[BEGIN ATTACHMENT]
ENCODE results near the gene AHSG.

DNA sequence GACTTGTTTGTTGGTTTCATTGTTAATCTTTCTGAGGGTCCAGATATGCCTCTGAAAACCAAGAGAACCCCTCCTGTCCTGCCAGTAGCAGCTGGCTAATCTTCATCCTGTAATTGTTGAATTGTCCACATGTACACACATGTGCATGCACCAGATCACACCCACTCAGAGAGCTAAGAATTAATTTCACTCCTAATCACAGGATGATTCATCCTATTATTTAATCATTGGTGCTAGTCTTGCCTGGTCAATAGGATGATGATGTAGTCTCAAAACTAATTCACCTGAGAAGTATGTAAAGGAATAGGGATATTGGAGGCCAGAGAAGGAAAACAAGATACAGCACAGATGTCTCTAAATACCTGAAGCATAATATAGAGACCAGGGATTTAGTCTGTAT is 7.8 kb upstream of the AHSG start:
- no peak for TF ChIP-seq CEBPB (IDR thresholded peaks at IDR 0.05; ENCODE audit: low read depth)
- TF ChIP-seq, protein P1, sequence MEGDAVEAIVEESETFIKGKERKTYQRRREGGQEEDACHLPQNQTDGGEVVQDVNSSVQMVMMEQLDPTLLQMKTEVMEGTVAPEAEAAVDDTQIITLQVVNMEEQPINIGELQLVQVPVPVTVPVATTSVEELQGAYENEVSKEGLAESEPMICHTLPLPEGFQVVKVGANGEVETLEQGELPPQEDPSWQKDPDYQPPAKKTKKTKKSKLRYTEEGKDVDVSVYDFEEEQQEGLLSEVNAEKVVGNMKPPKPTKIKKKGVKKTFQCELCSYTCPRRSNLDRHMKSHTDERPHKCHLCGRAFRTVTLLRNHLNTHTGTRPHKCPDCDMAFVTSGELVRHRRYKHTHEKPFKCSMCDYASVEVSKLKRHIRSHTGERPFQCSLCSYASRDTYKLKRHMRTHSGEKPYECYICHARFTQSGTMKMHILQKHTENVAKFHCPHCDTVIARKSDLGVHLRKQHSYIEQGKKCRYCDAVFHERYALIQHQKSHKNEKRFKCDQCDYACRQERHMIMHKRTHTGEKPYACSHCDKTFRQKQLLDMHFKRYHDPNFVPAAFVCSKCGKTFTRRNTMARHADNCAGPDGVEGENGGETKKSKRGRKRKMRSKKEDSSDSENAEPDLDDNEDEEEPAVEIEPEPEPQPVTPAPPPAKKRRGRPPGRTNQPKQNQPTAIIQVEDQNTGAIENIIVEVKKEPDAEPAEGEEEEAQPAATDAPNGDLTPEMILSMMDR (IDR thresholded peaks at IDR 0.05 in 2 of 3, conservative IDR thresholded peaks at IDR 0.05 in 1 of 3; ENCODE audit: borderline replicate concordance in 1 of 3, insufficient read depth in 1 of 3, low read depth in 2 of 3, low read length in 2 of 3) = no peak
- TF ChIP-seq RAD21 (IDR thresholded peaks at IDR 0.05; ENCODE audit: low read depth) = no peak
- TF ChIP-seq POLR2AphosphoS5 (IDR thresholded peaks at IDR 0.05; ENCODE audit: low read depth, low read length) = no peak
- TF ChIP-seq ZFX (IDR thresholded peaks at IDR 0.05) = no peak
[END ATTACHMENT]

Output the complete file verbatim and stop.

ENCODE results near the gene AHSG.

DNA sequence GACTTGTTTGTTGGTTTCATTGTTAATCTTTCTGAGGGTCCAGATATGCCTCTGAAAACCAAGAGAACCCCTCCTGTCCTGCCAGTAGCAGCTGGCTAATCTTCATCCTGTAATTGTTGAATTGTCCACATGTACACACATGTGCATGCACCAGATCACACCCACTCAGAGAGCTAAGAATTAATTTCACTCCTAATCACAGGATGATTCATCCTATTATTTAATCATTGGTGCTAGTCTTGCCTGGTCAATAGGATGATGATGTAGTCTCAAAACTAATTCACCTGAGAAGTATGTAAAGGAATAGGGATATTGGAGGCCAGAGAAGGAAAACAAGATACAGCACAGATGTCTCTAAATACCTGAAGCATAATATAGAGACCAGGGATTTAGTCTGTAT is 7.8 kb upstream of the AHSG start:
- no peak for TF ChIP-seq CEBPB (IDR thresholded peaks at IDR 0.05; ENCODE audit: low read depth)
- TF ChIP-seq, protein P1, sequence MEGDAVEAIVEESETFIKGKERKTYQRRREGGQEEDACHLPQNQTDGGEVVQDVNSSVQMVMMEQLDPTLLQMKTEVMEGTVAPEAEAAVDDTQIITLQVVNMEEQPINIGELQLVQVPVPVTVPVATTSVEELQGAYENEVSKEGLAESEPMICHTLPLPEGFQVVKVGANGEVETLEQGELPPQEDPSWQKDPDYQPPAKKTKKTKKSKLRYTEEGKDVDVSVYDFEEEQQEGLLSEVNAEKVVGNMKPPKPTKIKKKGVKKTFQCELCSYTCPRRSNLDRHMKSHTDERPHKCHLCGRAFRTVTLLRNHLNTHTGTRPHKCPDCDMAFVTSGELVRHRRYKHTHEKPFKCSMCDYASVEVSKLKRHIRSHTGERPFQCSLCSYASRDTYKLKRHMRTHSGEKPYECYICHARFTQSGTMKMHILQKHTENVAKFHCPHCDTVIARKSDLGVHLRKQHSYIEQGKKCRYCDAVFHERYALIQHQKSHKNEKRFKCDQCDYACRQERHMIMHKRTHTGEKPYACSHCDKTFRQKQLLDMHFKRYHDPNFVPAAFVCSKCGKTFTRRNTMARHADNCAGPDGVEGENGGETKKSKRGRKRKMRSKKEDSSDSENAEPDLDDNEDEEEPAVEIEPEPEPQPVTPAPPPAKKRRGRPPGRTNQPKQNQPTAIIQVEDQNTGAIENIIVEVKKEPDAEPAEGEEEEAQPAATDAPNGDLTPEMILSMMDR (IDR thresholded peaks at IDR 0.05 in 2 of 3, conservative IDR thresholded peaks at IDR 0.05 in 1 of 3; ENCODE audit: borderline replicate concordance in 1 of 3, insufficient read depth in 1 of 3, low read depth in 2 of 3, low read length in 2 of 3) = no peak
- TF ChIP-seq RAD21 (IDR thresholded peaks at IDR 0.05; ENCODE audit: low read depth) = no peak
- TF ChIP-seq POLR2AphosphoS5 (IDR thresholded peaks at IDR 0.05; ENCODE audit: low read depth, low read length) = no peak
- TF ChIP-seq ZFX (IDR thresholded peaks at IDR 0.05) = no peak